Country Music Hall of Famer and Grand Ole Opry member Mel Tillis died early Sunday morning at Munroe Regional Medical Center in Ocala, Fla., according to his publicist, Don Murry Grubbs. The suspected cause of death is respiratory failure.
The singer, songwriter, comedian and businessman, whose genuine warmth and down-home humor drew countless fans, was 85. In his six-decade career, he recorded more than 60 albums, notched three dozen top 10 singles and wrote several hit songs that are now regarded as classics.
Lonnie Melvin Tillis was born to Lonnie Lee and Burma Tillis on Aug. 8, 1932, near Tampa. His speech impediment developed after a childhood bout of malaria; Tillis was mocked for his stammer when he was young, but would later use it to comedic effect on stage and screen. “After a lot of years and more hurting than I like to remember, I can talk about it lightly — which eases things a bit,” he wrote in Stutterin’ Boy, the autobiography he released in 1984. “It’s a way of showing people that it hasn’t licked me, so it doesn’t have to lick others.”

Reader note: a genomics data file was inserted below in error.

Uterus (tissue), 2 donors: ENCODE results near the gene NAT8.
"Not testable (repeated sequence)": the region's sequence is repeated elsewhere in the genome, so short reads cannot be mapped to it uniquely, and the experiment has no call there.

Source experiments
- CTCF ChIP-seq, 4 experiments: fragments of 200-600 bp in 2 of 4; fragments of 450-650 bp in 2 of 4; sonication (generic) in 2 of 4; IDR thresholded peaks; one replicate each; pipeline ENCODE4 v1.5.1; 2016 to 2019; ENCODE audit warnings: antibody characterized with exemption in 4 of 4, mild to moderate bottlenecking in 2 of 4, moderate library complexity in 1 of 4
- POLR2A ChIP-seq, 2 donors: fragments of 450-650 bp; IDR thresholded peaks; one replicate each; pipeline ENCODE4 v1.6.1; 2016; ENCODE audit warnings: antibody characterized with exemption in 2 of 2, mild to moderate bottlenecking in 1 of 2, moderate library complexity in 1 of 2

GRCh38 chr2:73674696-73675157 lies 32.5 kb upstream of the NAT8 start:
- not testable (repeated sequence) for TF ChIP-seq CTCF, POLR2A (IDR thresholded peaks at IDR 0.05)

A child of the Great Depression, Tillis knew hard work from an early age. By the age of 10 he was shelling peas in a cannery with his mother and siblings, “but there was something more than peas in that warehouse,” he wrote in Stutterin’ Boy.
“It was music — hillbilly music. … I’d hardly heard any music like that before … Bill Monroe, Eddy Arnold, and the Carter Family. What a wonderful discovery!”
In high school, Tillis taught himself to play a guitar his older brother, Richard, bought, and soon he was invited to play at parties and events around his town. After a stint at the University of Florida, Tillis enlisted in the U.S. Air Force. He was stationed in Okinawa and served as a baker; he also sang on Armed Forces Radio with a band called The Westerners.
Upon leaving the Air Force in 1955, he returned to Florida and found work as a fireman on the Atlantic Coast Line railroad. When he wasn’t working, he used his railroad pass to come to Nashville and visit publishers in town to pitch his songs. (They’d tell him to go back home and work on his music.)
He moved to Nashville in 1957 to pursue a music career full time. That year, I’m Tired, a song he wrote and country star Webb Pierce recorded, went to No. 3 on the charts. Pierce found success with several other Tillis songs, including Holiday for Love, Honky Tonk Song, Tupelo County Jail, I Ain’t Never and No Love Have I.
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SOURCE: USA Today, Juli Thanki